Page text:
In this week’s parsha, Parshat Ha’azinu, Moshe Rabbeinu called onto the Heavens and Earth to listen as he praised G-d and rebuked the Jewish people. Which is annoying to read, if I’m being honest. Not to be petty, but why is it that when Moshe does it he’s “making a deeply symbolic gesture,” and when I do it, I’m just “futilely yelling into the void”?
In his speech to the Jews, Moshe said that when we’re punished, it’s our own fault, and he rebuked the nation for sinning. (Um, victim-blaming much?) He reminded us of when G-d found us in the desert and essentially adopted us. “Look at what G-d did for you,” rebuked Moshe, “He gave you plenty, and you got spoiled and rebelled against Him.” And that’s why we had to undergo troubles, go through famines and lose wars and face demons. If we neglect G-d in favor of idolatry and false gods, then when we go through troubles, we can’t go to G-d to complain about it. We’ll have to go to the idols and the false gods to ask for help, and unfortunately for us in that situation, there isn’t very much help they can offer. G-d swore, though, that ultimately, He’ll rain his revenge not onto us but onto His enemies.
“Pay attention to what I just told you, and pass this on to your children,” concluded Moshe. “Torah is your life, and you’ll now be crossing the Jordan River to inherit it.” The Jewish nation would be crossing, but Moshe wouldn’t be. Because Moshe sinned in the desert of Tzin. (Not to plagiarize Moshe Rabbeinu, but pay attention to what I just told you. I’ll bring this back up in a bit.) He would see the land from the mountaintop on which he now stood, but he would never make it into the Land of Israel.
Something that comes up repeatedly in the parsha is the word tzur, which means rock. G-d is characterized (what’s the opposite of personification, objectification?) as our Rock, the Rock of our salvation. Even the other deities, the lesser, imaginary ones, are characterized as rocks, albeit mockingly. These idols are small rocks, pathetic ones, the kind you get stuck in your shoe.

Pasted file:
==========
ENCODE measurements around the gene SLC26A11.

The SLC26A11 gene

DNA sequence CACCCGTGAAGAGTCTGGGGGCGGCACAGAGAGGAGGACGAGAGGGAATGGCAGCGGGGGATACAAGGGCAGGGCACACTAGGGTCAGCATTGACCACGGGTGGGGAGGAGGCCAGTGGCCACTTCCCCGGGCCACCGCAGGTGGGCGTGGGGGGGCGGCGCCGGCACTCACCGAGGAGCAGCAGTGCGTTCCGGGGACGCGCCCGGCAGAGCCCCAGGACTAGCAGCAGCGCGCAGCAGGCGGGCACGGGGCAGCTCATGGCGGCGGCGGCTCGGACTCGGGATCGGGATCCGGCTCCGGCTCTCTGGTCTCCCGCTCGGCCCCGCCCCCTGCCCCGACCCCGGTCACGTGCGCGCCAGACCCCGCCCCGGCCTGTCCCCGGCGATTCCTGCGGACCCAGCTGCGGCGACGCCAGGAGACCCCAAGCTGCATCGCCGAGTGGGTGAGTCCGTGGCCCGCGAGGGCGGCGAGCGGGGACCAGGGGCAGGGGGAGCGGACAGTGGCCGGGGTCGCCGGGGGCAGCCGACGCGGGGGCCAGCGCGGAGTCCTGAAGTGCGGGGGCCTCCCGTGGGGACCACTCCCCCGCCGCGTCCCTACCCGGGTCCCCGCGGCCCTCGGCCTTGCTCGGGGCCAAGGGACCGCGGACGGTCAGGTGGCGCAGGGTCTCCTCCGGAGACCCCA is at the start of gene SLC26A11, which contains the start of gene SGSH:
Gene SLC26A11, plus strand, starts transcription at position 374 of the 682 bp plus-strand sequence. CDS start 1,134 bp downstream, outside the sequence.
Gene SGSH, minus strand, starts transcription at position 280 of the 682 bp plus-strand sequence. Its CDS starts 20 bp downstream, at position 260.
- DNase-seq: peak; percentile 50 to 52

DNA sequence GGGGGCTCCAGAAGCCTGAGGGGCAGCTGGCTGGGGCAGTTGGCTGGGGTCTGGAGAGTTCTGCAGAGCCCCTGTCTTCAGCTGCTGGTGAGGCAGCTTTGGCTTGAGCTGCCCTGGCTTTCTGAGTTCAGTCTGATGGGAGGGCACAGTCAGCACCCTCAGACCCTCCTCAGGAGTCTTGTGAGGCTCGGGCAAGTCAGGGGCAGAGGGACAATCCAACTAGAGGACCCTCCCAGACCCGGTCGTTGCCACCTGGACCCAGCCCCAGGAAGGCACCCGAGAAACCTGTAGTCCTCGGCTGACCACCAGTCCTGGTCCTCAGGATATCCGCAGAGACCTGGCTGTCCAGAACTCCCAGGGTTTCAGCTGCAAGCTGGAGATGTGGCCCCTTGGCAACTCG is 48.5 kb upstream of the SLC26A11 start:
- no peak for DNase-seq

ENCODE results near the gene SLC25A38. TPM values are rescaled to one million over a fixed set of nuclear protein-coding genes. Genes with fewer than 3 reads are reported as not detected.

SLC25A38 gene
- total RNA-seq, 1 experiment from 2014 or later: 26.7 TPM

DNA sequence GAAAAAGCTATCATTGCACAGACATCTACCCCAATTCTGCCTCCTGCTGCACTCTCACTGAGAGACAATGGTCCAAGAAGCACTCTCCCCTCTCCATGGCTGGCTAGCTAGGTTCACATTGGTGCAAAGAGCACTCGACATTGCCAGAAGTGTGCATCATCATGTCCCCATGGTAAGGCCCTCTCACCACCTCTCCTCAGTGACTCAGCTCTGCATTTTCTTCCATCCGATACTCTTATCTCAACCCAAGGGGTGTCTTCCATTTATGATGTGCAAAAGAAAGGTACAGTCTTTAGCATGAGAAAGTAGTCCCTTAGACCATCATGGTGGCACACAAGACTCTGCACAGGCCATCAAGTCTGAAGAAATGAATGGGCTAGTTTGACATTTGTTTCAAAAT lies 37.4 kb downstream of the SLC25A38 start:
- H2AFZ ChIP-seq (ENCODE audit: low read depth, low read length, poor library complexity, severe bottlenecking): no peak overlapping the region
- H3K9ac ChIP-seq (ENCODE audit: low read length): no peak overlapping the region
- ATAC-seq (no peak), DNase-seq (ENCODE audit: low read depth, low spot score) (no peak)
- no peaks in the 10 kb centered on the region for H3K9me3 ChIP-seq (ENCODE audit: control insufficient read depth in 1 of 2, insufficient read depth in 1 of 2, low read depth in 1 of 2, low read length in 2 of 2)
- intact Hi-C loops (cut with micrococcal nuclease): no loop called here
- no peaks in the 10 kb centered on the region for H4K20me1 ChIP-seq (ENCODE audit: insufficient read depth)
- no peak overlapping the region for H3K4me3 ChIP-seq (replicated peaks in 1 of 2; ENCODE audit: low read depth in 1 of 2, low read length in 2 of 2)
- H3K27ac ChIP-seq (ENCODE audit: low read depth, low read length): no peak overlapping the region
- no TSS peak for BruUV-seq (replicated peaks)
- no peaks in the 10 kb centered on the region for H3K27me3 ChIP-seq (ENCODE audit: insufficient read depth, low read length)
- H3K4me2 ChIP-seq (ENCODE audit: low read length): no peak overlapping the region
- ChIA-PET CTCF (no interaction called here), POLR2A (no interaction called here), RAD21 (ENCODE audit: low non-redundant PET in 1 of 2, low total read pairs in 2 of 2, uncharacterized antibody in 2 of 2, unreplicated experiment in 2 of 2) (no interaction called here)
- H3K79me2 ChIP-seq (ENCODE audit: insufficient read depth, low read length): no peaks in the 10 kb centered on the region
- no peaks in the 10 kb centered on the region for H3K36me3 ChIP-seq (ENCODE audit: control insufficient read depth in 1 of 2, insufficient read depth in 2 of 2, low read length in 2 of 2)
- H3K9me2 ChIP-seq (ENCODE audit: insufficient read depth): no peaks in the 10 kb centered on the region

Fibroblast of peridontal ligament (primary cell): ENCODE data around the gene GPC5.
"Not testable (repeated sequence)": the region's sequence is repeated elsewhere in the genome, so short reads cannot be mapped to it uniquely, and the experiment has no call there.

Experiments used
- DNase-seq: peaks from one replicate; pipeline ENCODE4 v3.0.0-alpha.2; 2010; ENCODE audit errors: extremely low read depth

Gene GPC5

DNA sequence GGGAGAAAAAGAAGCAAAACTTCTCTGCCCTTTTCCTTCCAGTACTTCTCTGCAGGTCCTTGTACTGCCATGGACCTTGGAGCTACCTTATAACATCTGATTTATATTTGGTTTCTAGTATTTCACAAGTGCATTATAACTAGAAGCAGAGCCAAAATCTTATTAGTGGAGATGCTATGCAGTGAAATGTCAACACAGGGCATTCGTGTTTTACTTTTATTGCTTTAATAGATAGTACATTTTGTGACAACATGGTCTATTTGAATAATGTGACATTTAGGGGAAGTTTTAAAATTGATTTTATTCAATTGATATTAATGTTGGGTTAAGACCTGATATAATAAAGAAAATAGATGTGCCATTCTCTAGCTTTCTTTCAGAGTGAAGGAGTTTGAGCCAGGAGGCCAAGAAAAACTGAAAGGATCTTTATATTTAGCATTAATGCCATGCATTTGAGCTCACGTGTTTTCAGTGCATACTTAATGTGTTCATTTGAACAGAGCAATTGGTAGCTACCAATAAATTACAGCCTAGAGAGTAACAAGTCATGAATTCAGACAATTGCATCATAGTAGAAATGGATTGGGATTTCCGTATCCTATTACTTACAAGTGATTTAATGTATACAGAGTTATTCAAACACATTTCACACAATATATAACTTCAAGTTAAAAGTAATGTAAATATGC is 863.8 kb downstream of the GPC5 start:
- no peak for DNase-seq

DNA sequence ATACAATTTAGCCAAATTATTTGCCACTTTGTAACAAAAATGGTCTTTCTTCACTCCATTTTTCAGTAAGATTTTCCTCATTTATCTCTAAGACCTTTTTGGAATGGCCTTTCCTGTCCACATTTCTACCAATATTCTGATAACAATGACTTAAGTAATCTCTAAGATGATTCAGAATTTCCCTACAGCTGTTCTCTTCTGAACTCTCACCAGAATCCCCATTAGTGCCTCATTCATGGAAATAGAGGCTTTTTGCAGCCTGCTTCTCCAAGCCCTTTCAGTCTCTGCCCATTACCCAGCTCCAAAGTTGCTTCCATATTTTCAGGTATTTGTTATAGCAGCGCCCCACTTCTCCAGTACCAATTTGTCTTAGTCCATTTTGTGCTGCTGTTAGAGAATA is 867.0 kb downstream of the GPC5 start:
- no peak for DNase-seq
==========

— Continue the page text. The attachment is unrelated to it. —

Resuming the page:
I suppose it’s a common enough metaphor, even in modern English. “He’s my rock,” a lovesick girl might say, gushing about her doting boyfriend, and listeners would understand the connotations of stability and support that are implicit in the term. But common as the metaphor may be, isn’t it a silly one? A rock is something you kick aside with your shoe while walking; it lies in the dirt. It feels hypocritical. We base metaphors on the rock’s strength, we laud it as the pinnacle of stability, but when it comes down to it, we don’t appreciate the rock itself. I think we need to get back to appreciating the little things, and I don’t mean the little good things (although we should definitely appreciate those too!) but even the little neutral things. A really fluffy cloud. Cool-looking shadows. Yeah—the rock on the side of the road.
It isn’t lost on me that the parsha ends with a callback to Moshe’s sin. What was his sin in the desert of Tzin? Hitting a rock. Because he hit a rock, he was not permitted to enter the promised land. He didn’t hit a sentient human being. He didn’t hit a puppy or a fish or a brand new iPhone. He hit a rock! Are rocks really all that great? By punishing Moshe for this sin, G-d is saying, “Yeah. They are.” Just because rocks are seen as ordinary or boring doesn’t mean you’re allowed to mistreat them.
My point is that we should appreciate the ordinary. We should respect the ordinary. Interpersonally, we should respect and appreciate even the people we perceive as ordinary, should try to notice the little things that make them extraordinary. Even the ordinary, boring things, even the rocks, are Hashem’s creations, which means they must be necessary.
Learn to love the ordinary, and rock on.